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With this twisting love story, Alfred Hitchcock summoned darker shades of suspense and passion by casting two of Hollywood's most beloved stars starkly against type. Ingrid Bergman stars as Alicia, an alluring woman of ill repute recruited by Devlin (Cary Grant), a suave but mysterious intelligence agent, to spy for the U.S. Only after she has fallen for Devlin does she learn that her mission is to seduce a Nazi industrialist (Claude Rains) hiding out in South America. Coupling inventive cinematography with brilliantly subtle turns from his mesmerizing leads, Hitchcock orchestrates an anguished romance shot through with deception and moral ambiguity. A thriller of rare perfection, Notorious represents a pinnacle in both its director's legendary career and the pantheon of classic Hollywood cinema.

SPECIAL FEATURES

• New 4K digital restoration, with uncompressed monaural soundtrack on the Blu-ray
• Audio commentaries from 1990 and 2001 featuring Alfred Hitchcock scholar Marian Keane and film historian Rudy Behlmer
• New interview with Hitchcock biographer Donald Spoto
• New program about the film's visuals with cinematographer John Bailey
• New scene analysis by film scholar David Bordwell
Once Upon a Time..."Notorious," a 2009 documentary about the film featuring actor Isabella Rossellini; filmmakers Peter Bogdanovich, Claude Chabrol, and Stephen Frears; and others
• New program about Hitchcock's storyboarding and previsualization process by filmmaker Daniel Raim
• 1948 newsreel footage of actor Ingrid Bergman and Hitchcock
• 1948 Lux Radio Theatre adaptation of Notorious, starring Bergman and Joseph Cotten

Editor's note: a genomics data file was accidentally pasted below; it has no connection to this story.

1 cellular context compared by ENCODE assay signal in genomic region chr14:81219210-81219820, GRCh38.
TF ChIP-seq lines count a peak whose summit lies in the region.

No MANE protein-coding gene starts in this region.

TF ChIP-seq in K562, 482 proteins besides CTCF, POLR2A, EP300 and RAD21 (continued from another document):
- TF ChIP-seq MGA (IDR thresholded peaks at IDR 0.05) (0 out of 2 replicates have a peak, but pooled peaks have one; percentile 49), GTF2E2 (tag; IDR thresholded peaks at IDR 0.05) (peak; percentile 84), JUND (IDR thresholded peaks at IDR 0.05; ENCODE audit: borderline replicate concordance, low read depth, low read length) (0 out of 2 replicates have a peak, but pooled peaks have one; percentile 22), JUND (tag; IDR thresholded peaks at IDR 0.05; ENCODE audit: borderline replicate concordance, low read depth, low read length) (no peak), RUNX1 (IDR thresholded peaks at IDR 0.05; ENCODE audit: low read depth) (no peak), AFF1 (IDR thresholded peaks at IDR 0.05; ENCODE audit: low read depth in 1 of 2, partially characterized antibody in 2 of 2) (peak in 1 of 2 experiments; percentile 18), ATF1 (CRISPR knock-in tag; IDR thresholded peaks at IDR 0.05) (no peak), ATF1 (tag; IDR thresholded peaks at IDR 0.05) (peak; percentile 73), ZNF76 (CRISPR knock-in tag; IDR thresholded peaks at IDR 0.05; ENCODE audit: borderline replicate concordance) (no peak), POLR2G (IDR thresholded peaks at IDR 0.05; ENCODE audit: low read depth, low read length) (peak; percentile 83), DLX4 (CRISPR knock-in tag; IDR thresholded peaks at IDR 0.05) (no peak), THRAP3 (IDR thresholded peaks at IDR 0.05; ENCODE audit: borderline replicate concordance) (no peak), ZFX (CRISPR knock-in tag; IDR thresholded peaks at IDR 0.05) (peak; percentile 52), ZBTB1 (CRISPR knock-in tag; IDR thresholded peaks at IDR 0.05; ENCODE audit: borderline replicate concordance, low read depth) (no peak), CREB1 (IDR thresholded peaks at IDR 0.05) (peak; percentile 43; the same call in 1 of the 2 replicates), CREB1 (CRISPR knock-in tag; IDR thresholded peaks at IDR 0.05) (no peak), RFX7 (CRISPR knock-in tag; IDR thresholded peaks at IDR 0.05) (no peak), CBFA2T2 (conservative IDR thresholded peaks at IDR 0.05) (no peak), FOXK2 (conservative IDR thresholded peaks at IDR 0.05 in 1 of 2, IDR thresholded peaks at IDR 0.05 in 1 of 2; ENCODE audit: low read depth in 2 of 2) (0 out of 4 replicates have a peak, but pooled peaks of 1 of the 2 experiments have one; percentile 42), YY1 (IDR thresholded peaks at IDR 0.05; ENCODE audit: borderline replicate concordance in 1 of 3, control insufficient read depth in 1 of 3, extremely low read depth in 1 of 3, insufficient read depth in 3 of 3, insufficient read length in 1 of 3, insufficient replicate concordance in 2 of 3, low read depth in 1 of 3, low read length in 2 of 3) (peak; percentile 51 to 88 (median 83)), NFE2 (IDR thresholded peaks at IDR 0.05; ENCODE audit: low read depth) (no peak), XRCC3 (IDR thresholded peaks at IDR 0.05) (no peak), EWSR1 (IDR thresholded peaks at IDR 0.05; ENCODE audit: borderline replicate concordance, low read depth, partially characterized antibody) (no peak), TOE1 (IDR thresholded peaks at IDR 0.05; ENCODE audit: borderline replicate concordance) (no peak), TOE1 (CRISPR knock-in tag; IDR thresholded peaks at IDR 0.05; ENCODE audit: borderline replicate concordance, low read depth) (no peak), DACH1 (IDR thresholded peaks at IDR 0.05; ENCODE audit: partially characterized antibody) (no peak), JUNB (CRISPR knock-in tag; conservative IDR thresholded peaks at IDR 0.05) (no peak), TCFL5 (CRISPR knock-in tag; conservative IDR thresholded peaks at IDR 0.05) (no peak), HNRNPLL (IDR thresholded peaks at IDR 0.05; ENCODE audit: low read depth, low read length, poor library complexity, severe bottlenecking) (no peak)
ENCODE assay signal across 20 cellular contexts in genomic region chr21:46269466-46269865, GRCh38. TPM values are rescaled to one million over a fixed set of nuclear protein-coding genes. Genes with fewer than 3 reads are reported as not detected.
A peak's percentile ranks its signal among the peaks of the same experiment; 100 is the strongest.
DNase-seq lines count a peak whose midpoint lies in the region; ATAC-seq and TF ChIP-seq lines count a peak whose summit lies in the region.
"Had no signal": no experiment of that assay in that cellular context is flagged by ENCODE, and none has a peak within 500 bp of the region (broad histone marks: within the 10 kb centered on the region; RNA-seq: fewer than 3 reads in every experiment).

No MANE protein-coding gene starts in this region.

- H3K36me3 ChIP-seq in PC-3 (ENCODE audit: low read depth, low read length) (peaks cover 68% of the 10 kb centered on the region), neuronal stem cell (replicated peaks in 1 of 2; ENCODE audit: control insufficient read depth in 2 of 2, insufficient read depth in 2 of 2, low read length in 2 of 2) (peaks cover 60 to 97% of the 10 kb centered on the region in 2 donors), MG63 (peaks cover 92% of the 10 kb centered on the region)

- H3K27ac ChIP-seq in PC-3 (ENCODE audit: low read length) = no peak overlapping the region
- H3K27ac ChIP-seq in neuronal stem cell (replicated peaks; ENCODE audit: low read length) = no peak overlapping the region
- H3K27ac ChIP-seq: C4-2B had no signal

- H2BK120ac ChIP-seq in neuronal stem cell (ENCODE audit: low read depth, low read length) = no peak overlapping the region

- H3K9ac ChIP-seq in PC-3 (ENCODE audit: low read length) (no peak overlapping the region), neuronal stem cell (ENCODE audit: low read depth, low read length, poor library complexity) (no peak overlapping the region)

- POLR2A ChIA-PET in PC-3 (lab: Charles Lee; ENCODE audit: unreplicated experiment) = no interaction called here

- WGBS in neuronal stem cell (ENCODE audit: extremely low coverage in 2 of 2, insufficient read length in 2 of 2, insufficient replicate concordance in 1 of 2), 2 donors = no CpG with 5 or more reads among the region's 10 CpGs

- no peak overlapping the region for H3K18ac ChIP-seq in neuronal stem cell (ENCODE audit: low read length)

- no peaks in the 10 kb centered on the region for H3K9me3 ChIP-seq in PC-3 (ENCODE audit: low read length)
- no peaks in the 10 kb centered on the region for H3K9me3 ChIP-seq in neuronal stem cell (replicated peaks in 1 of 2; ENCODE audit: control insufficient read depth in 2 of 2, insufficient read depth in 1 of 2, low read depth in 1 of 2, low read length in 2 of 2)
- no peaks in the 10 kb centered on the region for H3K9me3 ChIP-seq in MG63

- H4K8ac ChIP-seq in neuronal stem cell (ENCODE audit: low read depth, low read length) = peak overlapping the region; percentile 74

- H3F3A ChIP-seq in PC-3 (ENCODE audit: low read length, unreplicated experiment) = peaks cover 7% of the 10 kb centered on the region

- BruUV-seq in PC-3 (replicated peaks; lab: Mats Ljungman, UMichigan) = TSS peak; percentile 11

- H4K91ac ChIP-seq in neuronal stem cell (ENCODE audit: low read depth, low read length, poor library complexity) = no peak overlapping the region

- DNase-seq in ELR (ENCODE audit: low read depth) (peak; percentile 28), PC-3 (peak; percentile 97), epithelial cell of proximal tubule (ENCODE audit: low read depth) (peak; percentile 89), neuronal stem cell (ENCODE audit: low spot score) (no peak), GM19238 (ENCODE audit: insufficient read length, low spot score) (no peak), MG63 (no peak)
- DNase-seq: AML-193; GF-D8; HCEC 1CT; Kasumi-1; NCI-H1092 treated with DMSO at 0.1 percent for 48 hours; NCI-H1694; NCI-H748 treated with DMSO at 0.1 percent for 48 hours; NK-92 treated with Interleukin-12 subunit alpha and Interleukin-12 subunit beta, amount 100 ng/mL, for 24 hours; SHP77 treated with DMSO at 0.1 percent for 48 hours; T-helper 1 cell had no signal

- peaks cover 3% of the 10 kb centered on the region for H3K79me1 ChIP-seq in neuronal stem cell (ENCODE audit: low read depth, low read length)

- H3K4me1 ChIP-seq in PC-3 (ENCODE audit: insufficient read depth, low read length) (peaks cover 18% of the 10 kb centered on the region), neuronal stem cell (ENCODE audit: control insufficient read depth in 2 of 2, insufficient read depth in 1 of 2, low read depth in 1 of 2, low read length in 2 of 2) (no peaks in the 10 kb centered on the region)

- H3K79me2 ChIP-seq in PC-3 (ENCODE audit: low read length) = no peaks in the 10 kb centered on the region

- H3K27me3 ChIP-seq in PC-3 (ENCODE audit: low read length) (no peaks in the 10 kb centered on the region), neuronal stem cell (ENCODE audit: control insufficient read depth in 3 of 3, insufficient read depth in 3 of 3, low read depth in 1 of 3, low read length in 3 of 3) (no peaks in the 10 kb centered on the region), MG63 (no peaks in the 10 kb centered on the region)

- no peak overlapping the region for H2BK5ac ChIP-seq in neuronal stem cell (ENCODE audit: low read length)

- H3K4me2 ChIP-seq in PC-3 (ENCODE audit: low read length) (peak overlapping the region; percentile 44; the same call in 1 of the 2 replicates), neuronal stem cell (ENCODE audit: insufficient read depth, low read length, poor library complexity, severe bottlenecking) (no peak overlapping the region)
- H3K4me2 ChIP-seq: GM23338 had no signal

• Trailers and teasers
• PLUS: An essay by critic Angelica Jade Bastién

Criterionforum.org user rating averages

Last edited by Martha on Thu Dec 01, 2005 6:35 pm, edited 1 time in total.

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Lino
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#2 Post by Lino » Sun Feb 13, 2005 5:40 am

Just watched Rebecca again the other night and everytime I do that I find it amazing how you can have a whole film where you never know the name of the main actress who is onscreen for the most part of the film's duration while at the same time you cannot help but hear and think and visualize another woman whose name is constantly repeated throughout but never makes a single apparition: Rebecca.

A real masterstroke, no less.

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#3 Post by bcsparker » Tue Mar 08, 2005 3:57 am

Has anybody listened to the radio programs included on Disc 2? I know I've had mine almost a year and a half and I haven't waded through them yet...

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#4 Post by david hare » Tue Mar 08, 2005 4:37 am

Also fascinating - Joan Fontaine's character is never named in REBECCA and her character's name in LETTER FROM AN UNKNOWN WOMAN is only ever "Lisa".

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#5 Post by colinr0380 » Tue Mar 08, 2005 6:28 am

Annie Mall wrote: whole film where you never know the name of the main actress who is onscreen for the most part of the film's duration while at the same time you cannot help but hear and think and visualize another woman whose name is constantly repeated throughout but never makes a single apparition: Rebecca.
Yes I like that as well. The presence of Rebecca is so powerful that people remember her after death, while the lack of "I"'s name suggests that she finds it difficult to make an impression on people face to face, let alone make a lasting impression. The scene where she is wearing the dress is the climax of this - her personality is completely subsumed to Rebecca's, at least to the people who see her in the dress, like Maxim. Maxim probably was attracted to this easily moudled character, he probably had enough of strong willed women with Rebecca, so it perhaps is tragic that he does not realise that by taking her back to Manderley he forces her into competition with Rebecca for his attention (if not for his love as "I" thinks). Then when she starts fighting for her individuality, he realises he has killed what he married "I" for, maybe created if not another Rebecca, then at least someone who will not just sit around in a large house and wait for her husband to come home to her (as shown by "I"'s insistence on going to the inquest).